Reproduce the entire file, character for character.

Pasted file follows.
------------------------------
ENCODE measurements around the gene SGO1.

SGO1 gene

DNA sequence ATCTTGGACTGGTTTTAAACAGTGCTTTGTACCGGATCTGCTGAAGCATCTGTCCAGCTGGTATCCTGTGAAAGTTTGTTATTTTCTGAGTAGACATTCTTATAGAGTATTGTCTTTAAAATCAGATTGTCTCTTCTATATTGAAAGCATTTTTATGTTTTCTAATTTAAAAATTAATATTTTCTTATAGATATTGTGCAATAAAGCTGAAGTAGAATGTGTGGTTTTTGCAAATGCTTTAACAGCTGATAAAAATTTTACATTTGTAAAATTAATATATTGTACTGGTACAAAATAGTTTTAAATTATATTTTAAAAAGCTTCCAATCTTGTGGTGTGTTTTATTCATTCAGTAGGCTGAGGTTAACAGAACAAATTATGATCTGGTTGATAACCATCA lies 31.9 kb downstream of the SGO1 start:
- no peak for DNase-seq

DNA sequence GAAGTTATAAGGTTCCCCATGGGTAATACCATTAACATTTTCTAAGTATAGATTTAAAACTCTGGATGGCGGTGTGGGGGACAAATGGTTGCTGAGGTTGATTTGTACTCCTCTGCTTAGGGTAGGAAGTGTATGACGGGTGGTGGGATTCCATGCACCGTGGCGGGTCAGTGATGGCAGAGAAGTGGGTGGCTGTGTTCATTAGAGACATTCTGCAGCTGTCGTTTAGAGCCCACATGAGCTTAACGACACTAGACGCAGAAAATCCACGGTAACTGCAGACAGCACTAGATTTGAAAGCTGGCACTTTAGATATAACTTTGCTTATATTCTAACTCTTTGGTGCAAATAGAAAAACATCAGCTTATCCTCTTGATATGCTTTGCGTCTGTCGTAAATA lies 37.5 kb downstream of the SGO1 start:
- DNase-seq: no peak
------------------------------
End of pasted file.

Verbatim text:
ENCODE measurements around the gene SGO1.

SGO1 gene

DNA sequence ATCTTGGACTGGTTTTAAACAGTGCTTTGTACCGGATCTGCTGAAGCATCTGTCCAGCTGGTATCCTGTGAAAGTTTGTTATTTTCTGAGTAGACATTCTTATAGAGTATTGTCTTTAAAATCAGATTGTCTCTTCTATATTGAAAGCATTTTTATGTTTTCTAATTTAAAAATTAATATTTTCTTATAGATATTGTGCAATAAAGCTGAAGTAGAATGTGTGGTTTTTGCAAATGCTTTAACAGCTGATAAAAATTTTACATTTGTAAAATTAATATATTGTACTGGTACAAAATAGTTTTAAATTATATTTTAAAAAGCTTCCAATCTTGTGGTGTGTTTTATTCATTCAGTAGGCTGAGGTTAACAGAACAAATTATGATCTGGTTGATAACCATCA lies 31.9 kb downstream of the SGO1 start:
- no peak for DNase-seq

DNA sequence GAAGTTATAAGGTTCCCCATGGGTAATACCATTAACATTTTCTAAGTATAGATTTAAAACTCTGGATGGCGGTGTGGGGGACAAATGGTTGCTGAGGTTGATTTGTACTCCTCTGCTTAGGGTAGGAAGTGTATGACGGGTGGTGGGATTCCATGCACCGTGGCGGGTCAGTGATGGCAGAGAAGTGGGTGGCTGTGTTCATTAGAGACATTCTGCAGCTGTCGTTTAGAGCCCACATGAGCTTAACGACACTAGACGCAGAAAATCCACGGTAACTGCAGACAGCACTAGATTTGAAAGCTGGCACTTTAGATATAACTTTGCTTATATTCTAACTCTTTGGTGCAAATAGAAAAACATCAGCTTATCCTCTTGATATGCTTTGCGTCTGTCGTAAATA lies 37.5 kb downstream of the SGO1 start:
- DNase-seq: no peak